The Pepsi:Cola Bottles Collectors Guides by James Ayers list the bottles as being from the teens. The group of four variations come from James’ first guide dated 1995. At that time, he had 7 ounce ten-pin bottles from High Point, Richmond, and Williamston, all in North Carolina. The Richmond versions are the most common and were recently worth around $600 each  or  more. By the time his second book came out in 2001,  he had located a complete Williamston ten- pin. That version, as well as the High Point, were valued at around $3,000 each.

The cardboard display shown here was from the Terry K.  and Martha Lunt collection. The sign itself is a  great advertising piece, and the addition of an actual ten-pin bottle makes it even more desirable.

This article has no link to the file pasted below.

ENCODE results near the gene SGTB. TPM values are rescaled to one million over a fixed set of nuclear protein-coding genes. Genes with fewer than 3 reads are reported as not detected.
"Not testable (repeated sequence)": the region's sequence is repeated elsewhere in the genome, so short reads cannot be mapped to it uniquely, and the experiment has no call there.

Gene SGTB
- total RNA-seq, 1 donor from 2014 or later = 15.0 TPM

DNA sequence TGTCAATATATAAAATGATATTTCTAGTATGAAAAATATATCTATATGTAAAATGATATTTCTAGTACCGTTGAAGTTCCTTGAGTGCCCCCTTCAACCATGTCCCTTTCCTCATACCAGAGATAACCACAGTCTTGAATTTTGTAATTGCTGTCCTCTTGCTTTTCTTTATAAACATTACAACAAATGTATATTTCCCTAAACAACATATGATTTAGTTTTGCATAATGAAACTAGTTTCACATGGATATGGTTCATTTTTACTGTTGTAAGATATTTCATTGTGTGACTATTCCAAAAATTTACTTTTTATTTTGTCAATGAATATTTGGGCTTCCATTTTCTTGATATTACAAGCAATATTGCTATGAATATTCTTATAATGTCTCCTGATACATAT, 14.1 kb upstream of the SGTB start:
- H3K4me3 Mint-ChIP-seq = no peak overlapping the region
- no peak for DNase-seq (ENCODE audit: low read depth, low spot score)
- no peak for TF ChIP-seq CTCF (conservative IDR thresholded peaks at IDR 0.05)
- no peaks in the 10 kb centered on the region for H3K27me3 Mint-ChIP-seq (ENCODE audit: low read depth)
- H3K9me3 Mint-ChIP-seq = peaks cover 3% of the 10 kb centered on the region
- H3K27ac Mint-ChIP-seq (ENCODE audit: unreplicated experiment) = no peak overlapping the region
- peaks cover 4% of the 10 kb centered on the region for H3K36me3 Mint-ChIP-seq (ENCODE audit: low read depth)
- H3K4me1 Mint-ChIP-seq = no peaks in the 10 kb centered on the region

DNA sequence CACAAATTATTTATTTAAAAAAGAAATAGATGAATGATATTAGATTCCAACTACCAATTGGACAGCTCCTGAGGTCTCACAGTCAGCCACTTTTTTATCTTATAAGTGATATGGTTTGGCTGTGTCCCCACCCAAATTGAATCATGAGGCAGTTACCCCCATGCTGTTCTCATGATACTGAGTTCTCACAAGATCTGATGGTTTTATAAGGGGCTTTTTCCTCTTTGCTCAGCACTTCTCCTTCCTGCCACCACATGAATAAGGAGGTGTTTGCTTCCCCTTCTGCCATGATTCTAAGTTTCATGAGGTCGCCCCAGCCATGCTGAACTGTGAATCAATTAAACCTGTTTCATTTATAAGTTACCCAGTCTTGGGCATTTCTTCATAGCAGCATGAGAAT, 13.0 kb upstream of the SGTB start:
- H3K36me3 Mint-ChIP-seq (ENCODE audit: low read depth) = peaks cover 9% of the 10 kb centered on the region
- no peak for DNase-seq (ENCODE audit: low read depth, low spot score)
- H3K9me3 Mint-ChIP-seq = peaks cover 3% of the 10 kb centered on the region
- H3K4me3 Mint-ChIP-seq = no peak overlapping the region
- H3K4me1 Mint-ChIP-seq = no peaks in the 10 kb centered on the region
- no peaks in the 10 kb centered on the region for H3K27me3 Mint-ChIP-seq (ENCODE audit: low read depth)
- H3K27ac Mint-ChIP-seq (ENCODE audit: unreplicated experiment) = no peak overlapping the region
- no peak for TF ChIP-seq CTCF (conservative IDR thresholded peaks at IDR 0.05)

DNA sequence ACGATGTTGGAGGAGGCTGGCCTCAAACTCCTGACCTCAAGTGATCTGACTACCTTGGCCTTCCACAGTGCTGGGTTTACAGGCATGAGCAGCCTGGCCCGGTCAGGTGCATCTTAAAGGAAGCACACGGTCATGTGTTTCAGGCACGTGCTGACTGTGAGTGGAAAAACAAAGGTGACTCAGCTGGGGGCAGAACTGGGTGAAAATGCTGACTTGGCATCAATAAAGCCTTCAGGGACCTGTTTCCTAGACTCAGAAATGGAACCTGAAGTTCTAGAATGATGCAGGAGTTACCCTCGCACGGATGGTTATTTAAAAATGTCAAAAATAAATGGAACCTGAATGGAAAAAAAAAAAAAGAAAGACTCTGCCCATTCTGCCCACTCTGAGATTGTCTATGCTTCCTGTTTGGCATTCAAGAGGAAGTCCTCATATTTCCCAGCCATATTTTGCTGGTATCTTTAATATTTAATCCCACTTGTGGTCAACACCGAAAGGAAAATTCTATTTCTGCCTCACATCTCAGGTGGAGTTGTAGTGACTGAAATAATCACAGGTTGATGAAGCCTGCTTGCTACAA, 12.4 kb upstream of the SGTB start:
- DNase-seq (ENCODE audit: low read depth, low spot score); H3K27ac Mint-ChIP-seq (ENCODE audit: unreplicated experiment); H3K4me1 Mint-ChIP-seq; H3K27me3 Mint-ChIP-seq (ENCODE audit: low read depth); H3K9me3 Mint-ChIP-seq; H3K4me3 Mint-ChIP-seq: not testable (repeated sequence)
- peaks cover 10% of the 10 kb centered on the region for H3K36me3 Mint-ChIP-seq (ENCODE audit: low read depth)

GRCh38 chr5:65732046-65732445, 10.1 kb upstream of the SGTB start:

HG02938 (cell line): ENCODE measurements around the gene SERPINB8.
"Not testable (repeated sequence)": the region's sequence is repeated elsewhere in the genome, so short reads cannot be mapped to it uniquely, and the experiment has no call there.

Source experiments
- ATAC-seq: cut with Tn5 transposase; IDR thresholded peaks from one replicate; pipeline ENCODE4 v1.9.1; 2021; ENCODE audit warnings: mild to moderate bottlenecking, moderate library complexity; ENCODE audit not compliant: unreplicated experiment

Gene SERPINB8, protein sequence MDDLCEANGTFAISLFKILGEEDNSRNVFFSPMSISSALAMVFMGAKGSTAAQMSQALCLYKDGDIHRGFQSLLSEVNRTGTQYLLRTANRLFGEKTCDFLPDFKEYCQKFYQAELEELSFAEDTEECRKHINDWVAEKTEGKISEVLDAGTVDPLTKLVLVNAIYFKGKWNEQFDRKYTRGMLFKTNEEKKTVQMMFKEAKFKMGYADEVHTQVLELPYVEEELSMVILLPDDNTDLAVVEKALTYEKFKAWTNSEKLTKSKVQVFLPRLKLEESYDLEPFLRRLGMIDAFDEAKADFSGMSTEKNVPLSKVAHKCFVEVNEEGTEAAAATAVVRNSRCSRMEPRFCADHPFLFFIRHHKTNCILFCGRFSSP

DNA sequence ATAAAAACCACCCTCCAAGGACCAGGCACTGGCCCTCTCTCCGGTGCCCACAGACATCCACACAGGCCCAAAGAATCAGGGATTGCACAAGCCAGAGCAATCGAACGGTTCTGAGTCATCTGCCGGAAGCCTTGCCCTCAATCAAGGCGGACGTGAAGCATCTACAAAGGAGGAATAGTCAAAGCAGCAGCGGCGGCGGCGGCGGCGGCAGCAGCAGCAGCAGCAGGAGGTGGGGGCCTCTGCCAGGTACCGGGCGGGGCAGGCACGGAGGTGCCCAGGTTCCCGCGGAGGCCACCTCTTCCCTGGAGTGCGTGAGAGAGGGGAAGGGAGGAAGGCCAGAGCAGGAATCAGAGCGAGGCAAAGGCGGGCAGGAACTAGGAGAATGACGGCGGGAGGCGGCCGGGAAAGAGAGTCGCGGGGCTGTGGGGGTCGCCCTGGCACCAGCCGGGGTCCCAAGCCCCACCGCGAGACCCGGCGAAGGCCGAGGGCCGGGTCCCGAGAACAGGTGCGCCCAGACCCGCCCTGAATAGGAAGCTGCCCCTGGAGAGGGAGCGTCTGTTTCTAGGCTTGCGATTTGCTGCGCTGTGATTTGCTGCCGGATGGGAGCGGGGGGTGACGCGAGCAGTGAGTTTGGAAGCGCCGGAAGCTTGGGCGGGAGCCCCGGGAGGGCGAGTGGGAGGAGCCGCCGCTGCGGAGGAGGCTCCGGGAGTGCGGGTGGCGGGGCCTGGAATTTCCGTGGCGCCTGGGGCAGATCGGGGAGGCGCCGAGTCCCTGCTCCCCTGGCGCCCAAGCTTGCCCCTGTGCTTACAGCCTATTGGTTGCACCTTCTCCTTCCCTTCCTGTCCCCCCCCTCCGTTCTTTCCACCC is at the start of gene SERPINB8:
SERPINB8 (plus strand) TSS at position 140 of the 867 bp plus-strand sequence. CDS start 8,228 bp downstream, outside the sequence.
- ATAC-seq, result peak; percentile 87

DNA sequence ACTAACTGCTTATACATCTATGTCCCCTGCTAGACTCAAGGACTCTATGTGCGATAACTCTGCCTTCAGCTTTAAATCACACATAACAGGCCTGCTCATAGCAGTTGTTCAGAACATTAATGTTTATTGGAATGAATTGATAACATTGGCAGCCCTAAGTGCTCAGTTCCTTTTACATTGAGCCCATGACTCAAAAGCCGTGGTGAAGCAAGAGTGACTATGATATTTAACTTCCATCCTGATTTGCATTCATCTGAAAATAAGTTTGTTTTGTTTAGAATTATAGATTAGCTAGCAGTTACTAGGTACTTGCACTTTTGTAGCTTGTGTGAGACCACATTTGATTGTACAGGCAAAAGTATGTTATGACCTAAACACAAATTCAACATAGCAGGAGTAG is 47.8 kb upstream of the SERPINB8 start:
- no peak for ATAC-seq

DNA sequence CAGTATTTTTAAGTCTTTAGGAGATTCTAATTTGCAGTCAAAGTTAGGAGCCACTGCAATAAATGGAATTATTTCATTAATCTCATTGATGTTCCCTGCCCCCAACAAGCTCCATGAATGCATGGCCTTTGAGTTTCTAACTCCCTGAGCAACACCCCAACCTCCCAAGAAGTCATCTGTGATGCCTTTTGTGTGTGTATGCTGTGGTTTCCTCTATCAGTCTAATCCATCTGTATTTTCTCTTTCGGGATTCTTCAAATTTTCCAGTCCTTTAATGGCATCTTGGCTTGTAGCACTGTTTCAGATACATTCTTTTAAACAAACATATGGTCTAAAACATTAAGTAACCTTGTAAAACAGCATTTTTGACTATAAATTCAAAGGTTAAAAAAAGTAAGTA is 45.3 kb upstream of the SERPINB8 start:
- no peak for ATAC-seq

According to justanswer.com, “Indian Rock Ginger Ale was a product of the independent Adam Christian Company and bottled under the authority of bottlers of Coca-Cola, Pepsi-Cola, Celery-Cola, Mint-Cola and other bottlers in various towns. Only the Pepsi bottler used their script trademark on the ginger ale ten-pin bottle along with the Indian Rock script on the shoulder.”

Indian Rock Ginger Ale/Pepsi-Cola ten-pin Bottles - by Phil Dillman